Goddesses everywhere await your worship

February 21, 1999|By Susan Reimer

I UNDERSTAND THAT the so-called "goddess movement" is sweeping west from California, the modern Fertile Crescent of wacky spiritual notions, and I can't wait until it gets to my neighborhood.

A mix of feminism, ecology and New Age spiritualism, the goddess movement is more than Christianity in drag. It is a celebration of women as the center of life, the source of healing and moral authority -- very appealing to those of us who can't seem to compete with the television for our family's attention.

But worshipers of the goddess say she is no Mrs. Butterworth. She can be a fierce warrior. And this duality -- the giver of life and the protector of it -- is as good an explanation as any when you are dismissed by your mate as being in the middle of another mood swing. Goddesses are not irritable.

Worship of the goddess is a system of beliefs, not an organized religion with churches and scheduled services. And that suits me just fine because I don't need another place I have to be. Why wrestle your family out the door every Sunday morning when everyone can sleep late and worship you at home?

The downside of this, of course, is that every day would have to be Sunday for goddess worshipers, and getting anything that looks like reverence from kids is tough enough one day out of seven. The fact that they could worship you while wearing jeans and a T-shirt instead of the hated church clothes would not be enough of an incentive, I fear.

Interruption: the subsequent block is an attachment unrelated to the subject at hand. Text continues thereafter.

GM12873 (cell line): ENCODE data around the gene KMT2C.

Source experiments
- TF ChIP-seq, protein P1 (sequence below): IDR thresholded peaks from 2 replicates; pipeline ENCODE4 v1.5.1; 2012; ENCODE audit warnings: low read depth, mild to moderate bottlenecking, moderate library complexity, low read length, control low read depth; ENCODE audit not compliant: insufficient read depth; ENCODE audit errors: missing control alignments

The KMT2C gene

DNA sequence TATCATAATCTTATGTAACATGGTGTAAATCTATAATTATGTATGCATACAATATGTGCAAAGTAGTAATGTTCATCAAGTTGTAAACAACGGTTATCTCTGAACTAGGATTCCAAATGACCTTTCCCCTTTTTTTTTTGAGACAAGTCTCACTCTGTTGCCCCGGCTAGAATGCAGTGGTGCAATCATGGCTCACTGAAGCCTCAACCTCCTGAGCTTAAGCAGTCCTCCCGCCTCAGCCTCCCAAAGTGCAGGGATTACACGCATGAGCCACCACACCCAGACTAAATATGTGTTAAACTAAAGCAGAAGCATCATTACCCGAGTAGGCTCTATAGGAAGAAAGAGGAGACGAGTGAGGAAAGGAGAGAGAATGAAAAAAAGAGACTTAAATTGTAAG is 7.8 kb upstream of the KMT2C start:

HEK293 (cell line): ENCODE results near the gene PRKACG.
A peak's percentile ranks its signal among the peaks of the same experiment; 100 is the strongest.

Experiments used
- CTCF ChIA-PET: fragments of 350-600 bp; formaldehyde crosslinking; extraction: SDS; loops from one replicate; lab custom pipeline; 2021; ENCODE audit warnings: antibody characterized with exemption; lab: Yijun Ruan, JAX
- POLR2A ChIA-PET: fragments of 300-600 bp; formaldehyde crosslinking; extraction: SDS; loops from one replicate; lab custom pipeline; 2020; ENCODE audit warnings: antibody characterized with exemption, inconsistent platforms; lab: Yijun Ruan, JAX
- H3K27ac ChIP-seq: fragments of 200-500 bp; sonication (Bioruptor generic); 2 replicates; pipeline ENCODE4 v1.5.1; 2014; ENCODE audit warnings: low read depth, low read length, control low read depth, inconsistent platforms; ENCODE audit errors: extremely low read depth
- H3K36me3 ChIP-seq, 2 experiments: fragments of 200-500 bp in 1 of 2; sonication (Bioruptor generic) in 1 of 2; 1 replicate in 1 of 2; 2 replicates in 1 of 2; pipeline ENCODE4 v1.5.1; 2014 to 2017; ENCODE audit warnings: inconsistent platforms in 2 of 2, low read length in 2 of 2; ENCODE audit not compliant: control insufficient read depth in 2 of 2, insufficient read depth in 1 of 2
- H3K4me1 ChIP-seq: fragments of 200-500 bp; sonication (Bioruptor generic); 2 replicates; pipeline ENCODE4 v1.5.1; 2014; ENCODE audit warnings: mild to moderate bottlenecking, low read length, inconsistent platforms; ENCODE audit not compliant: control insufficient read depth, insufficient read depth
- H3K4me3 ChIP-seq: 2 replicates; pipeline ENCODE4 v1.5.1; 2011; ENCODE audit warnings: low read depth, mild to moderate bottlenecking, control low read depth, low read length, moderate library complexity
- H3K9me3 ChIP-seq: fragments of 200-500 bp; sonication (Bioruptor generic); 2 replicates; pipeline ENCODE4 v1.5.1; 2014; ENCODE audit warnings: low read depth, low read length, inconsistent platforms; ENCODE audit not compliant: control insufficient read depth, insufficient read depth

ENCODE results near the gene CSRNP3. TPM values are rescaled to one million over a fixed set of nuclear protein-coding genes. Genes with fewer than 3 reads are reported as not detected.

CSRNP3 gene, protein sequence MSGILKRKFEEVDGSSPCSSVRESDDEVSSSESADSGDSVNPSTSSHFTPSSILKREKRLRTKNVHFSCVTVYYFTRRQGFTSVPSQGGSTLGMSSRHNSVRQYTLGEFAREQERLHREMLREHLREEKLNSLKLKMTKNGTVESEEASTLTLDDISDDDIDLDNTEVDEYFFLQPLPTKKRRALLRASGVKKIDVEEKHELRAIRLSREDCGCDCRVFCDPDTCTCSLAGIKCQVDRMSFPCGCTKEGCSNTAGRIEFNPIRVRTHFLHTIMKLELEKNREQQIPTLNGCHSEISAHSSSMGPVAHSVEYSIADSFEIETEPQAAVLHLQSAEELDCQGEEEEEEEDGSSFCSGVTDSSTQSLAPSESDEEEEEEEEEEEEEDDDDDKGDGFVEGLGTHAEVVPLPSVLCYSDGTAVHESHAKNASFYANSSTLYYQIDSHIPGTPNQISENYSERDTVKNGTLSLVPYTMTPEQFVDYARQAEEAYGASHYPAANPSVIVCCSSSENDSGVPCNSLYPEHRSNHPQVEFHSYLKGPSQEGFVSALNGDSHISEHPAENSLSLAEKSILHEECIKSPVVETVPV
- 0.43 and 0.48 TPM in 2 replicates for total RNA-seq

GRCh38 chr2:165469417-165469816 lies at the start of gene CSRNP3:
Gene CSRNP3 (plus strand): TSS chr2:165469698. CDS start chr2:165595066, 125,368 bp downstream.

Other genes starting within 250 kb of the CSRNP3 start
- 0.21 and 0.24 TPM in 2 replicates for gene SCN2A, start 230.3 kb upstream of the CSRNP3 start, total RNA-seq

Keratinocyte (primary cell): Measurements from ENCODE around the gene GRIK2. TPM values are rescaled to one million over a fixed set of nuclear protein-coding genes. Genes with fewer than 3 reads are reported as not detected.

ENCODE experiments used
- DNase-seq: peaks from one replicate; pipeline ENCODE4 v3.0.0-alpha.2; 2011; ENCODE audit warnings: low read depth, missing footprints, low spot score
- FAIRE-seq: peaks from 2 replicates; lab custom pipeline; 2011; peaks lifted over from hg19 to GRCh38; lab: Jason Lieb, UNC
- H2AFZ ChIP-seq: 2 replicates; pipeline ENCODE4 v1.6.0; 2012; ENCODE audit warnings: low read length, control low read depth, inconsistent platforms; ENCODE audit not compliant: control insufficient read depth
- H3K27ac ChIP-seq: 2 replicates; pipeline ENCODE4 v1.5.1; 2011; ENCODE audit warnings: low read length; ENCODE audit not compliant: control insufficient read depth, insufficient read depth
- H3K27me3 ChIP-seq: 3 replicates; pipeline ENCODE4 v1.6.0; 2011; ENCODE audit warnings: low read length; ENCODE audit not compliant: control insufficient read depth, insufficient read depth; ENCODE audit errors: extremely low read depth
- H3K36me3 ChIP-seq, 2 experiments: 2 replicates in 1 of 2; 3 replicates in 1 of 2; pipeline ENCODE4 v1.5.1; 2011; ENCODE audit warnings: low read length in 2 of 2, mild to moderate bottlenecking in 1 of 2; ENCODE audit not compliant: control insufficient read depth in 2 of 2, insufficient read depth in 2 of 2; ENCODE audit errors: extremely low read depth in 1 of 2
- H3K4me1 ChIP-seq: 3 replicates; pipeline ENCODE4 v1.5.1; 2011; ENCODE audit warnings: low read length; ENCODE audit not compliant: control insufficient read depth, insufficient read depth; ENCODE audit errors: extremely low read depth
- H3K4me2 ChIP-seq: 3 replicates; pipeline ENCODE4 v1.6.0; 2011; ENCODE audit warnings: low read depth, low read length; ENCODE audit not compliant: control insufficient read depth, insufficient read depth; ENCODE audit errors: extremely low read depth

The goddess movement has been criticized for celebrating Eve for her gutsy grab for the apple, symbol of knowledge and wisdom, instead of vilifying her as a disobedient daughter whose only bequest to us is the shame of nakedness and the pain of childbirth.

I applaud this revisionist history. If ever a gal was in need of a new look, it is Eve. I mean, original sin? A tad noir, n'est pas? I've always thought the Garden of Eden story line was a little too familiar: Adam's out of pocket, she makes a decision without him, it goes -- OK -- badly, and she never lives it down.

What goddess worship is not, is hags around a caldron. Goddess worship is not Halloween. It is not Medea. It is not Carrie.

Its stone tablets, according to those who write about it, read something like this: "Do as you like, but do no harm." "What you send out into the world returns to you threefold."

These precepts are very familiar to women, who long ago adapted them to family life. As in, "Quit before somebody gets hurt." And, "How would you like it if someone did that to you?"

Goddess worship is a natural haven for disillusioned women of the Catholic Church, which has a rich history of elevating women who cheerfully endure rape and murder but stubbornly refuses to ordain women, in spite of a shrinking labor pool, for a management position.

And goddess worship is a solution for the vexing shortness of Mother's Day. A handful of cards and brunch with the kids holds little appeal for us goddesses. We're looking for 24-7, and only a full-fledged religion is going to get it done.

Goddess spirituality is a search for the core of your femininity -- and I am not talking Laura Ashley or April Cornell here -- and celebrating your feminine nature as something divine. If you want to know what the goddess looks like, followers will tell you, look in the mirror.

I like that idea. It sure beats looking for signs of age.

Pub Date: 02/22/99

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